My boys are nearly 8 and just turned 9 and last summer I championed #Freerange parenting. I tried to give them freedom to explore, play and investigate independently.
Just because we are having a free range summer, it doesn’t mean that we can not plan some activities and ideas for things that we want to do as a family. I was inspired by Frugal Family’s post on how they plan their summer holidays to share how we plan ours.
So this morning we all sat at breakfast and decided on things that we wanted to read, do, make and places we wanted to go. I sat and wrote them all out on Post-it Super Sticky Notes from 3M . The boys would have had we had more time and will any additional ones!
We used a different colour for each of the activities and then used some lovely heart ones for major things and day trips we are planning.
Our list this year is wonderful and wide ranging and includes:
Visiting lots of different parks – We tend to take a picnic with us.
Visiting local museums and art galleries – I tend to tie this into times when they have free activity sessions on. Your local council is a great source of information on this.
Woodland centres and forests. The Forestry Commision has an enchanted wood at Dalby Forest with a magical adventure play area with a fort, storytelling seats and carved insects hiding in the trees. They also have some great free fairytale activity sheets and ideas too. The woodland trust also has a great Nature Detective website with over 150 ideas for free things to do.
Visit the cinema and bowling alley. We always make sure we look out for great deals and this summer Cineworld have some great family deals, which I featured on A Thrifty Mum.
Outdoor play – including cricket, football, rounders, minibeast hunting, camping out in the garden, playing with friends, cycling, scootering and having their own olympic games.
Making and baking – I always encourage the boys to be as creative as possible and this summer they are going to make their own cakes, pizza, biscuits and picnics. They also want to make a windchime, birdfeeders and dream catchers. I think that it is always fun to collect items from your trips to places and use them in your crafting, such as shells and pebbles from the beach, which can make rock monsters and memory stones.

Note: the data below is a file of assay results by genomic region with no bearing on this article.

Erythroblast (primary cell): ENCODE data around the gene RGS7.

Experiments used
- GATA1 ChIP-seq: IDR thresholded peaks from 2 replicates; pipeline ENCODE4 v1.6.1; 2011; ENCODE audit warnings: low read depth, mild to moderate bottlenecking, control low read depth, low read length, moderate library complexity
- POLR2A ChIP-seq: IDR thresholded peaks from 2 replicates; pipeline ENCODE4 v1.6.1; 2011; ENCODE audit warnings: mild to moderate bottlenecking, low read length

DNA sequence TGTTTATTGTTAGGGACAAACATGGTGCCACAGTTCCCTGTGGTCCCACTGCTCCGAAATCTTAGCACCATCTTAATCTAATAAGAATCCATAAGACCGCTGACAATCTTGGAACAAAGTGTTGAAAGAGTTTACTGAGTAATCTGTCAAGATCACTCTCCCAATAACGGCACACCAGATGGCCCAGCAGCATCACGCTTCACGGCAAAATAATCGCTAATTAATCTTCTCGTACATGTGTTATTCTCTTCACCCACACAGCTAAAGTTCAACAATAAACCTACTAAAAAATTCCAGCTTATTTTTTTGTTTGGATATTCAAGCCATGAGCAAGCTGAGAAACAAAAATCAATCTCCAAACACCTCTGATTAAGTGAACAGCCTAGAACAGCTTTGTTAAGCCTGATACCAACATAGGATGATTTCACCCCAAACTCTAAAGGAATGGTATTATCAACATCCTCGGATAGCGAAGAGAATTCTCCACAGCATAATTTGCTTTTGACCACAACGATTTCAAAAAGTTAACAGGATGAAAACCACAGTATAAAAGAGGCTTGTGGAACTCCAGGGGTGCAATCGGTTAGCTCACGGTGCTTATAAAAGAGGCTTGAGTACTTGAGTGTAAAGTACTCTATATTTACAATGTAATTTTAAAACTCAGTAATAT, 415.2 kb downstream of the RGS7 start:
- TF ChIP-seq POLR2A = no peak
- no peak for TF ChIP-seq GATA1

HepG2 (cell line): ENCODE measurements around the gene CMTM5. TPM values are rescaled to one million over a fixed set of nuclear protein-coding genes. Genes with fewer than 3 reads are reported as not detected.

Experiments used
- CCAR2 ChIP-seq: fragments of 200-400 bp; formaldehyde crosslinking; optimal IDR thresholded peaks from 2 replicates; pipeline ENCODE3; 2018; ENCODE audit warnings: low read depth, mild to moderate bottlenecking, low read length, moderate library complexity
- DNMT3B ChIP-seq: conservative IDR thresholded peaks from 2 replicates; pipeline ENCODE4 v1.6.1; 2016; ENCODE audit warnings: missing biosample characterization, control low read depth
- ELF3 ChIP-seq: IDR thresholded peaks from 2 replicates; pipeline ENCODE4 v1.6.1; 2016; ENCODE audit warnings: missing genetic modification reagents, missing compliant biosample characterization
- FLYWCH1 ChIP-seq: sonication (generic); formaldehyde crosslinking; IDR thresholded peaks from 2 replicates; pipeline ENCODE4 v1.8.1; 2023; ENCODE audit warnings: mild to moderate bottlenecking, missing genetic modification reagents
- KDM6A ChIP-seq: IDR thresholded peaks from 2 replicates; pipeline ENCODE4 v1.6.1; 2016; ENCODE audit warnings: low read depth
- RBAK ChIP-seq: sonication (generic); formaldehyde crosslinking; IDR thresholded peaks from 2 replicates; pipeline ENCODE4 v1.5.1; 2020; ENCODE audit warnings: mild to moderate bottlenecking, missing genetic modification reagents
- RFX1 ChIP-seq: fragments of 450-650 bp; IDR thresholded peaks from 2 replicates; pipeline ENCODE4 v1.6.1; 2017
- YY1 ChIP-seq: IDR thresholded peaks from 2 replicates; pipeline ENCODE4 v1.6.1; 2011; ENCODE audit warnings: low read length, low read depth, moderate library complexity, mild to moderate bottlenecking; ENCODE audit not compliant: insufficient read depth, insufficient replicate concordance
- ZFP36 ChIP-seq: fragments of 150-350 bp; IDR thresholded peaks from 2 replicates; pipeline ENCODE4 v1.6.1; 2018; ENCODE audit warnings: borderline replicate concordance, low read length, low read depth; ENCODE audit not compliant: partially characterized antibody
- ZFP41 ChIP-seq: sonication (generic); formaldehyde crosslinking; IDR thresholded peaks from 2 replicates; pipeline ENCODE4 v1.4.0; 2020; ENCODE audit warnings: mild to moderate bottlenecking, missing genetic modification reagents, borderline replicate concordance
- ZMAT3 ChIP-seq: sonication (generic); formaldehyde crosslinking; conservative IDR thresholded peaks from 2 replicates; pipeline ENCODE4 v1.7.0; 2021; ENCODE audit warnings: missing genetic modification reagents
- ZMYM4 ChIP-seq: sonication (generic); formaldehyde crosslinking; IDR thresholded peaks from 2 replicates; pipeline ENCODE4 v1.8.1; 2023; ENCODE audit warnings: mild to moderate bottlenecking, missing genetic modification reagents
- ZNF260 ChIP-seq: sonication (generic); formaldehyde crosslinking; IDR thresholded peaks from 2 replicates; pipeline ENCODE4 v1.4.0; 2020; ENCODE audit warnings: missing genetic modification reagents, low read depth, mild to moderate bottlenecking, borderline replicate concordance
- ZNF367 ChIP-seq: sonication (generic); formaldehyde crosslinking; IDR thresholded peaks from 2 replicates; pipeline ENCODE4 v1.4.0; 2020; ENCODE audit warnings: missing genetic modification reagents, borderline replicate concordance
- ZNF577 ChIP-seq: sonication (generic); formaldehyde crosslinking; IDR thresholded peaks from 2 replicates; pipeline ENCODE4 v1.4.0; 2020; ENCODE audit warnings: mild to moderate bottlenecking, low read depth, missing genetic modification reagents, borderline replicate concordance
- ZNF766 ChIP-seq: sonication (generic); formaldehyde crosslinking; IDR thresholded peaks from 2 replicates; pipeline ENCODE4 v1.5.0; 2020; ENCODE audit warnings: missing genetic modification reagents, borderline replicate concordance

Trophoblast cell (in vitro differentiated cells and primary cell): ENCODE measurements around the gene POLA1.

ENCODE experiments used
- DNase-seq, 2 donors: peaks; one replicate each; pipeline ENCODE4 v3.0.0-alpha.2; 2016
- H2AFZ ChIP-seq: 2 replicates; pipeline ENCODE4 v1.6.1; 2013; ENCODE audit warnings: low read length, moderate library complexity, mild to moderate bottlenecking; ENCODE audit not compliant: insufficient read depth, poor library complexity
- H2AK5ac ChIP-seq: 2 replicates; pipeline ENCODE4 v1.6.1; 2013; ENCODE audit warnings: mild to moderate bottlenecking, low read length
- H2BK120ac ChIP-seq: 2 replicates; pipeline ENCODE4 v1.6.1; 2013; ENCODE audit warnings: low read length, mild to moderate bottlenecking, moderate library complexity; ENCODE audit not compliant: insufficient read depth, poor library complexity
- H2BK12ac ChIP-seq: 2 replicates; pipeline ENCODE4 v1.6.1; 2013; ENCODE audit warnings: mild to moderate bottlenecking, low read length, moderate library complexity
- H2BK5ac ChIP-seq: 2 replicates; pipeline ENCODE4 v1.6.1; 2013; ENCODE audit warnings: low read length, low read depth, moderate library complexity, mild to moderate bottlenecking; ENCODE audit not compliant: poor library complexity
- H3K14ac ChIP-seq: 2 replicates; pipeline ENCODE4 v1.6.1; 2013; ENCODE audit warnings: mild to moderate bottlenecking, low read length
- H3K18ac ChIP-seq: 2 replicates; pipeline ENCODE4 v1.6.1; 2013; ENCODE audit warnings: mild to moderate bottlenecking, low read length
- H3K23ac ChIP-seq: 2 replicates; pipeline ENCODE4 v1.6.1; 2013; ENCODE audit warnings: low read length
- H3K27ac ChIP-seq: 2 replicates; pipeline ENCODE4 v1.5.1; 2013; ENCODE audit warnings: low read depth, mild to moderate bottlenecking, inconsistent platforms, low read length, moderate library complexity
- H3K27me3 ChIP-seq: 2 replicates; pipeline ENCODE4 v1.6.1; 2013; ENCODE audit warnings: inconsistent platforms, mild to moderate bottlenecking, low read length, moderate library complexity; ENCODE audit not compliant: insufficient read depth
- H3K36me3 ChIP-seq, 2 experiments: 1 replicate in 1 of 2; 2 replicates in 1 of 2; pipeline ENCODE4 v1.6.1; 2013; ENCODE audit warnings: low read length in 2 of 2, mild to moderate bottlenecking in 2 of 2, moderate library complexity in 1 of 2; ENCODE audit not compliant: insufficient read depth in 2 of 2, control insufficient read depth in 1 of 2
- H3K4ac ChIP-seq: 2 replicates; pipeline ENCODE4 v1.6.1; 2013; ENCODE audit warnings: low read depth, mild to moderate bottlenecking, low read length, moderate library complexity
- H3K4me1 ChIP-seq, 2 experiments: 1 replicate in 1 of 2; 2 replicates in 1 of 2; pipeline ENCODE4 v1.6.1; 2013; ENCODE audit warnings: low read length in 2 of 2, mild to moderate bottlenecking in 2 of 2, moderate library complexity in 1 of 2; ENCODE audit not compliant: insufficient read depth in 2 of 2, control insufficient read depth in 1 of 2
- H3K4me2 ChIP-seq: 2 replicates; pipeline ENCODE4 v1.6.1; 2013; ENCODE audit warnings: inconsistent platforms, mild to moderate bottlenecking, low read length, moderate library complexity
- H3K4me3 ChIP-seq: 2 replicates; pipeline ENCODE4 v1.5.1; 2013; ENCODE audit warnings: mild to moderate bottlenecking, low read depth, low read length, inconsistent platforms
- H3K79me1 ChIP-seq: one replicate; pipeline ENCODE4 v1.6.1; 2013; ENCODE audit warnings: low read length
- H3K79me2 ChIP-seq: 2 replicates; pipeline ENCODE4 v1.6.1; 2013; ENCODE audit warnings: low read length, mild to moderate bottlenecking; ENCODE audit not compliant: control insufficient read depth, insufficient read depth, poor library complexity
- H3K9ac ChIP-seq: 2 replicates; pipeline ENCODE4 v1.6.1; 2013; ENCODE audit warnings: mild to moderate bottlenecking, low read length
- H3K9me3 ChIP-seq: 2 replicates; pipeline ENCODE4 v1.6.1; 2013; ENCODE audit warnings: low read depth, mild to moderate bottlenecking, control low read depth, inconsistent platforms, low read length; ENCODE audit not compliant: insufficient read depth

Thank you to Post-it Super Sticky Note for provided me with lots of Post-it Super Sticky Notes to write our activities on. Did you know that they are so sticky that they are going to cover a London Taxi in them and drive it around London to prove it. You can get your name on a Post-it Super Sticky Note, that will then be stuck on the Taxi by visiting their Facebook Page www.facebook.com/PostitUK. My name will be on the Taxi! Six people will be invited to remove a note off the taxi and if your name is on it then you would be a winner.
When I think of my summer holidays as a child, they were filled with sun, sand, bikes, scraped knees, dens and playing out with my mates, only coming home when I was hungry or thirsty. This i9s the type of summer I want my children to have. A somewhat retro summer and certainly a free range one.
I am not saying that I am going to leave my seven and eight year old boys to fend for themselves all day or go on days out with them or even forgo every planned activity. What I am saying though is that I am going to limt screen time and expect them to take out their cricket bat and ball and enjoy some outside time.
I want them to get board and to try and find ways to fill that time with something other than a mindless electronic game. If all else fails then they can resort to the board jar and face the chance of getting a chore instead of an activity!
Who is with me?
MadDad had an idyllic and pretty independent childhood. It was very Enid Blyton, well it would be he lived and grew up on a farm and spent most of the summer holidays returning home only to eat and sleep. I grew up with a pretty similar upbringing. We would venture out on our bikes to the nature reserve, the allotment, park or the beach. I loved it and when I was small we were allowed in certian peoples houses and the back alley.
One of our reasons for returning to our native North East was the fact that we wanted to give our boys a taste of the freedom we grew up with. Now before anyone starts with the kiddie fidlers and all that. I am a firm believer that there were such people when I was growing up and I distinctly remember being flashed at the local park, however, I also believe that there are not more of them nowadays, just that we are more aware of the dangers.